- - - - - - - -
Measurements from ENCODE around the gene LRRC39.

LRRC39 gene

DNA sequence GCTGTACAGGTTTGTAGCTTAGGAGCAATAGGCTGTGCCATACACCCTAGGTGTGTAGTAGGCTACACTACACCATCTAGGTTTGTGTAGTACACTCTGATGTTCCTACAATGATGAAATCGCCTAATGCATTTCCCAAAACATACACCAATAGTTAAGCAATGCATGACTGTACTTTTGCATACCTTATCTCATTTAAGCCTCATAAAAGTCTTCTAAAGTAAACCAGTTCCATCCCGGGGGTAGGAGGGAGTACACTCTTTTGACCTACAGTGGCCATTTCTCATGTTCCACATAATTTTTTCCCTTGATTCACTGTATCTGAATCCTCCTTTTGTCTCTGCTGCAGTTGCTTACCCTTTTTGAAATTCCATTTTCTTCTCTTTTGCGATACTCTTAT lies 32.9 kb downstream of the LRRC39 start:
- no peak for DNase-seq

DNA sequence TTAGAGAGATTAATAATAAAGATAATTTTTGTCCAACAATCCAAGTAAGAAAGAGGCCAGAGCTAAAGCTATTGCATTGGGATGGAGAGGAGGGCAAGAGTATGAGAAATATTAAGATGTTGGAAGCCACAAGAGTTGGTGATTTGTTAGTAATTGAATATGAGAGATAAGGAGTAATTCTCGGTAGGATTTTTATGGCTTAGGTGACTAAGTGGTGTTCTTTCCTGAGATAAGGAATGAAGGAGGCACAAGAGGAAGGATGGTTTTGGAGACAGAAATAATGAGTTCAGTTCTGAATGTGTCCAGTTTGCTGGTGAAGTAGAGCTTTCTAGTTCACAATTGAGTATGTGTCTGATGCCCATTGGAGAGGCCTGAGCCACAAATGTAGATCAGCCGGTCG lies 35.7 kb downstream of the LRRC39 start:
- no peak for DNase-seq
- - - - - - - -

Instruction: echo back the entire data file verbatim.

Measurements from ENCODE around the gene LRRC39.

LRRC39 gene

DNA sequence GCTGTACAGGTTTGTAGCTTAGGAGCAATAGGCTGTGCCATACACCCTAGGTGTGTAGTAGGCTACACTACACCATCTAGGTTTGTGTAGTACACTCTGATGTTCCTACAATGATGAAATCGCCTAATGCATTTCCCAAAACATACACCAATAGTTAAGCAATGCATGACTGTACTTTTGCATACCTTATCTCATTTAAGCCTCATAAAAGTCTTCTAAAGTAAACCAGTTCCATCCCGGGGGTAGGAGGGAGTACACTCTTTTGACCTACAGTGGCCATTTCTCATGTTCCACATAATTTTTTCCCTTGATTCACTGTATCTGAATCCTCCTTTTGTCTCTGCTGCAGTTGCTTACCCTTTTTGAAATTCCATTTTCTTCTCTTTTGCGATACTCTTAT lies 32.9 kb downstream of the LRRC39 start:
- no peak for DNase-seq

DNA sequence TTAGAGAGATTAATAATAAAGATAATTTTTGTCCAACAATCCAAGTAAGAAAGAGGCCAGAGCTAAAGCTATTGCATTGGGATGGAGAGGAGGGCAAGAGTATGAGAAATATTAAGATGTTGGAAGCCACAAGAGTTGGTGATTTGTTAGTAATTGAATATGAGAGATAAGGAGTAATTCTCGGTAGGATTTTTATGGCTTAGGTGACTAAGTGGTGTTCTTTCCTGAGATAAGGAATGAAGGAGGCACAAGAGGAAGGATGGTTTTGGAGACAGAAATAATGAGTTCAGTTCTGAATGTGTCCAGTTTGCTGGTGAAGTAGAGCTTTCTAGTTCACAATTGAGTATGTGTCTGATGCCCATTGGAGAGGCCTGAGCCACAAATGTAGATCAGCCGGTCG lies 35.7 kb downstream of the LRRC39 start:
- no peak for DNase-seq